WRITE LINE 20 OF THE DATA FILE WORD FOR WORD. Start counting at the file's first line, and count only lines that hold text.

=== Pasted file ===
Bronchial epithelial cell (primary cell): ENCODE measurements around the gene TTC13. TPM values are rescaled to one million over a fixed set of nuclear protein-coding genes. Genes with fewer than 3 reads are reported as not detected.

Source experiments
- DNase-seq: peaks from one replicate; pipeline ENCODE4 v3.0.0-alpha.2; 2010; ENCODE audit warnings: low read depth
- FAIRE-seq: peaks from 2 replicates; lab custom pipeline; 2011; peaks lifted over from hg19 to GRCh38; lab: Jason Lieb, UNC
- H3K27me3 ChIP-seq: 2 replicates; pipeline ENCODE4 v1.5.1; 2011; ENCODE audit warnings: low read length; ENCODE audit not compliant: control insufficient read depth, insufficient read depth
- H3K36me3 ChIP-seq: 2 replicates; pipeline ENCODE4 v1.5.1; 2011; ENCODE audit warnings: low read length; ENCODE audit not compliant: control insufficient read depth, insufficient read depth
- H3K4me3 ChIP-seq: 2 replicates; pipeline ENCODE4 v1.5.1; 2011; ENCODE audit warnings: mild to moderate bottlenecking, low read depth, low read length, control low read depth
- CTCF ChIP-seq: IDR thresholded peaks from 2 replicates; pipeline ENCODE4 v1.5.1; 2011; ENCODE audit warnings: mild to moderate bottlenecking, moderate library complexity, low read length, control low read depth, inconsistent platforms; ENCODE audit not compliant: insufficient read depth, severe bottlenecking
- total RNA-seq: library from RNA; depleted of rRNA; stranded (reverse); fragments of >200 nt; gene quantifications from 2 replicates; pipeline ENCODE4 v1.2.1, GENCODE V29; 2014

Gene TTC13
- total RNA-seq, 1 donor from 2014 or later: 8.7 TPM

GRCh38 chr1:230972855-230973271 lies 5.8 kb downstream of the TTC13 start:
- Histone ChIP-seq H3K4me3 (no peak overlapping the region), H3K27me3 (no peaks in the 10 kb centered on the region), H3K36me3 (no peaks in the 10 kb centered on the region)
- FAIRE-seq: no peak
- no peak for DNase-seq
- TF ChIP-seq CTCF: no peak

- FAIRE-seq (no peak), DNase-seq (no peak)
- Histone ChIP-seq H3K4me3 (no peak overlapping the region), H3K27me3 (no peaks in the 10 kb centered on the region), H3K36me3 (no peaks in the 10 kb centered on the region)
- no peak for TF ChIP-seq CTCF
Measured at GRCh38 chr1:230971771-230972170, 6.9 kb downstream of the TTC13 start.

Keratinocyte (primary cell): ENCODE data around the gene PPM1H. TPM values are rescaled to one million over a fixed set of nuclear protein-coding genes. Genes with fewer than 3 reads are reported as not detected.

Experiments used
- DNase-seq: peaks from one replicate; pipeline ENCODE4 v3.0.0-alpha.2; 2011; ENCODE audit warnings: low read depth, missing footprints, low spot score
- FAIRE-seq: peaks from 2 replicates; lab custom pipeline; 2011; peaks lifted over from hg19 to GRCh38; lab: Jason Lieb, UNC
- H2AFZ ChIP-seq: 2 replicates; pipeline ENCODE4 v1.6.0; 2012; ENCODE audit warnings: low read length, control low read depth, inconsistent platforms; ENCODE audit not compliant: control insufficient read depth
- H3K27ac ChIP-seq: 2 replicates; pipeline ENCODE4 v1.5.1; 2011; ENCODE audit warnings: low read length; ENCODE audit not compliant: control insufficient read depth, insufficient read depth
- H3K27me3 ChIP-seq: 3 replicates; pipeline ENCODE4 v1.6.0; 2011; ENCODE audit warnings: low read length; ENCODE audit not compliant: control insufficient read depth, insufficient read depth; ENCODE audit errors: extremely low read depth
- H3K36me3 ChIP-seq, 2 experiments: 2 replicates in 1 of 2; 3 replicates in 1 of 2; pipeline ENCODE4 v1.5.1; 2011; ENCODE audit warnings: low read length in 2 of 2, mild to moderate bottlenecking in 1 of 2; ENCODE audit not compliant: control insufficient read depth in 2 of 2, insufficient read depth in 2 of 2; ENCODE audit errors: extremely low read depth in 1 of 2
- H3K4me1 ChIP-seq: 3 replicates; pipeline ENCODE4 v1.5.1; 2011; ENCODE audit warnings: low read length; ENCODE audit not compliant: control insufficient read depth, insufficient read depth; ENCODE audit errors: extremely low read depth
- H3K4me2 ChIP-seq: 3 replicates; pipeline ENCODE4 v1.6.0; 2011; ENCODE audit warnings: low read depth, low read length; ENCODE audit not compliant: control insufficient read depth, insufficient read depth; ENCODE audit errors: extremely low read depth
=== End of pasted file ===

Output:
Measured at GRCh38 chr1:230971771-230972170, 6.9 kb downstream of the TTC13 start.